Old wounds

Joey Garcia

When I was 6 years old, my father had an affair. He divorced my mother, married the other woman and raised a family with her. I rarely saw him. My mother insisted that I spend time with my half-brothers and sisters and would invite them over often. In retrospect, I’m grateful because as adults, my siblings and I have a wonderful relationship. The problem is they adore my father. I have nothing good to say. He abandoned my mother and me, and rarely acknowledged me as his. I want to have an honest conversation with my siblings but fear it will create a split. Advice?

It’s the split inside you that needs healing. Your father left because of his own shortcomings. Let him take full responsibility for his emotional failure. Believing things like, “He loved his new family better,” or “I wasn’t good enough to be loved,” are attempts to shoulder some of your father’s weakness, your indirect (and unhealthy) way to be close to him. Do you see? Your mind has decided that if you can’t share in his love, you’ll secure his approval by making him right. Taking that route only works if you also let yourself be right. Like this: My father made a choice to leave that says everything about him and nothing about me.

Settling into a new perspective also means acknowledging your siblings had a different experience and letting that be okay. Listen to their stories about your father. Drink in their happiness. Think of this as a spiritual practice. When the sweetness of your siblings’ experience cracks your heart open, breathe in the beauty. Say: “I’m grateful to hear your joy.”

Can’t get there? Try saying this: “My relationship with dad was so different than what you have shared. I’m glad to know that you were happy.” Speaking like this is a way of staying present as the adult you are now, instead of interacting with your siblings as a wounded child. Both possibilities exist within you, as in all of us. Spiritual maturity requires that we speak as an adult in the present moment, not as the wounded child of our past.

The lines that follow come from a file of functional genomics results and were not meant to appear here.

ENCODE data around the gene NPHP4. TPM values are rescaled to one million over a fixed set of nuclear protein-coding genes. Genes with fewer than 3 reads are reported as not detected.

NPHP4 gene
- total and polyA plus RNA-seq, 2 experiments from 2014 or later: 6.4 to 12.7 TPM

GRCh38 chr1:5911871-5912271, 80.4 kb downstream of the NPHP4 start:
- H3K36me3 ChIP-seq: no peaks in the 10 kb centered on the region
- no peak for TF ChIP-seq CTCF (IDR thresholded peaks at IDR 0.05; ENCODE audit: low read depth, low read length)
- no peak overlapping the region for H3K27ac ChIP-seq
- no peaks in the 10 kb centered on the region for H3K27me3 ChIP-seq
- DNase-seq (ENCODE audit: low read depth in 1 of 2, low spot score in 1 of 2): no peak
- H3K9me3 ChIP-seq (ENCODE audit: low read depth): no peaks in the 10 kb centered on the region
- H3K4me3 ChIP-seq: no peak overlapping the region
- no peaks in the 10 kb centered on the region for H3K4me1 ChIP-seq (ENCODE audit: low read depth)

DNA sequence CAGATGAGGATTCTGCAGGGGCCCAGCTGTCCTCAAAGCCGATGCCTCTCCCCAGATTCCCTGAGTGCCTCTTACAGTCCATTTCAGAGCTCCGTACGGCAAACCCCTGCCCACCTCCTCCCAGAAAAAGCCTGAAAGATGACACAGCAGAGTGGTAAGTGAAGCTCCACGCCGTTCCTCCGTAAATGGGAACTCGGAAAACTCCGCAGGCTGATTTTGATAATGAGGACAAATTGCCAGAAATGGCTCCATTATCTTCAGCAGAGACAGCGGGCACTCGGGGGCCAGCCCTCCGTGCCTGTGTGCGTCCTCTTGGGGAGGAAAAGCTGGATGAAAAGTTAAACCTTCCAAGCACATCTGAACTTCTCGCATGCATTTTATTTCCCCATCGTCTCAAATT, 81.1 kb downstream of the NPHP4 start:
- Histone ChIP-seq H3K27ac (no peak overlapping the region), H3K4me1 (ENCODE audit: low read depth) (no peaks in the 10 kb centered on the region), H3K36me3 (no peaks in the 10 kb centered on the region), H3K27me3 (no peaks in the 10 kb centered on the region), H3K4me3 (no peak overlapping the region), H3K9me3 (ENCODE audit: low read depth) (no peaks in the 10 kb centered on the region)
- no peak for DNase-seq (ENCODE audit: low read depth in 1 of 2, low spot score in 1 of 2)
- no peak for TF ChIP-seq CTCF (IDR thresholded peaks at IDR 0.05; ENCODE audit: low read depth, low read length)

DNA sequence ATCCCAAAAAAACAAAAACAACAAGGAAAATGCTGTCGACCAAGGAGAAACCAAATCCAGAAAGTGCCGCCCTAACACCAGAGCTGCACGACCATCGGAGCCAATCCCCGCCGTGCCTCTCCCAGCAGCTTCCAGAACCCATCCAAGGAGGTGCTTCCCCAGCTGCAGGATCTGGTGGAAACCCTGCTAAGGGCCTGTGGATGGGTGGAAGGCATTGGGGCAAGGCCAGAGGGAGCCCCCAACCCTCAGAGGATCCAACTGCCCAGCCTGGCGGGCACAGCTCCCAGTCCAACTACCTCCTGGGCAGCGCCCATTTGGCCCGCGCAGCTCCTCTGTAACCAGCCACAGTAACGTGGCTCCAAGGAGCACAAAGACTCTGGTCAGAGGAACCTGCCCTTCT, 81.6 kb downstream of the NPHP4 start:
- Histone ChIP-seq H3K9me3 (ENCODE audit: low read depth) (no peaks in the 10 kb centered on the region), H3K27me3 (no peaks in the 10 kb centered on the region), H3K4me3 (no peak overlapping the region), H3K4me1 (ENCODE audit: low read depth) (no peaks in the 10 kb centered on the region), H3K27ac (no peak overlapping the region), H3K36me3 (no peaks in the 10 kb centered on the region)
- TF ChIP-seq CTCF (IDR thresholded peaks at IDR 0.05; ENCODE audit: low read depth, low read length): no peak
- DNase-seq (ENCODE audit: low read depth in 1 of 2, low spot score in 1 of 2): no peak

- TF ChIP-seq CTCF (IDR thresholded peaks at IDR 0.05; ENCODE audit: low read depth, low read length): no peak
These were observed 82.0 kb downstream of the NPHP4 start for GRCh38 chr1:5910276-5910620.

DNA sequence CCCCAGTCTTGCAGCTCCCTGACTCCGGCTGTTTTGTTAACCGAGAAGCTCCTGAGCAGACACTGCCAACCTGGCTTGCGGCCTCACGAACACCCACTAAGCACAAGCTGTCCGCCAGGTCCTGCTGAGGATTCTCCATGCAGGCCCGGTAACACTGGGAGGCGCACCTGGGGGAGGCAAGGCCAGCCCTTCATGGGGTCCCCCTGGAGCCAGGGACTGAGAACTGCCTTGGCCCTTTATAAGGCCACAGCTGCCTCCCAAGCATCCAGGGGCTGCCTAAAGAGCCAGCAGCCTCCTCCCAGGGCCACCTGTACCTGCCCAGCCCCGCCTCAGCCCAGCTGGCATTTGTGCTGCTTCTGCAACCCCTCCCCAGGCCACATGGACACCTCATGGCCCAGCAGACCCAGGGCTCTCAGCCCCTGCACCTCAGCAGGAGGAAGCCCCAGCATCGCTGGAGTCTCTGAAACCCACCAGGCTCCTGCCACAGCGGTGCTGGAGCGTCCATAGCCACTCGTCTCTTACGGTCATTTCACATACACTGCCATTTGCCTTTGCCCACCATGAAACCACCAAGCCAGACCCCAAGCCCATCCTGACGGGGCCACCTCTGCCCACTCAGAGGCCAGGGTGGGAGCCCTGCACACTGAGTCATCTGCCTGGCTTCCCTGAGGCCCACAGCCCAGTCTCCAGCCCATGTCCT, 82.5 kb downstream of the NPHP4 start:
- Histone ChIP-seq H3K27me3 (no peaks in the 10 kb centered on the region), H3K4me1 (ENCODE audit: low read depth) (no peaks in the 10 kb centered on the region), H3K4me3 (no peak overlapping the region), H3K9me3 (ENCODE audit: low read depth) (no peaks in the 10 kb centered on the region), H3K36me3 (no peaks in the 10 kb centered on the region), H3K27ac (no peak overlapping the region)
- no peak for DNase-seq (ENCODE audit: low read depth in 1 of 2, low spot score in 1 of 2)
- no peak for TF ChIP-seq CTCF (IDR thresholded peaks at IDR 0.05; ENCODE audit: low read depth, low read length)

I’ve dated a lot but have only been in love twice. I’m just not that attracted to most men. I like intellectually stimulating conversation and men who are comfortable in their own skin. The men who ask me out are either emotionally needy or narcissists. I don’t know what to do.

Live your best life. Being partnered isn’t a life essential; it’s a life experience. Plenty of people have mates but are not in love. Some people who think they are in love are drowning in infatuation. Other couples are best friends, lovers and life partners, until they’re not. It’s the nature of impermanence. Nothing is forever. Not even your fear that you won’t meet the right mate. I’ll bet that after a date or two with an annoyingly needy guy, or after listening to a friend kvetch about their partner, you’re glad to be single, right? Ah, nothing lasts—not even the desire to be in love. So stop feeling star-crossed. Let love happen—or not.

Meditation of the week
“Our goals can only be reached through the vehicle of a plan, in which we must fervently believe, and upon which we must vigorously act. There is no other route to success,” said Pablo Picasso. What’s on your agenda: dreams, wishes, goals or plans?

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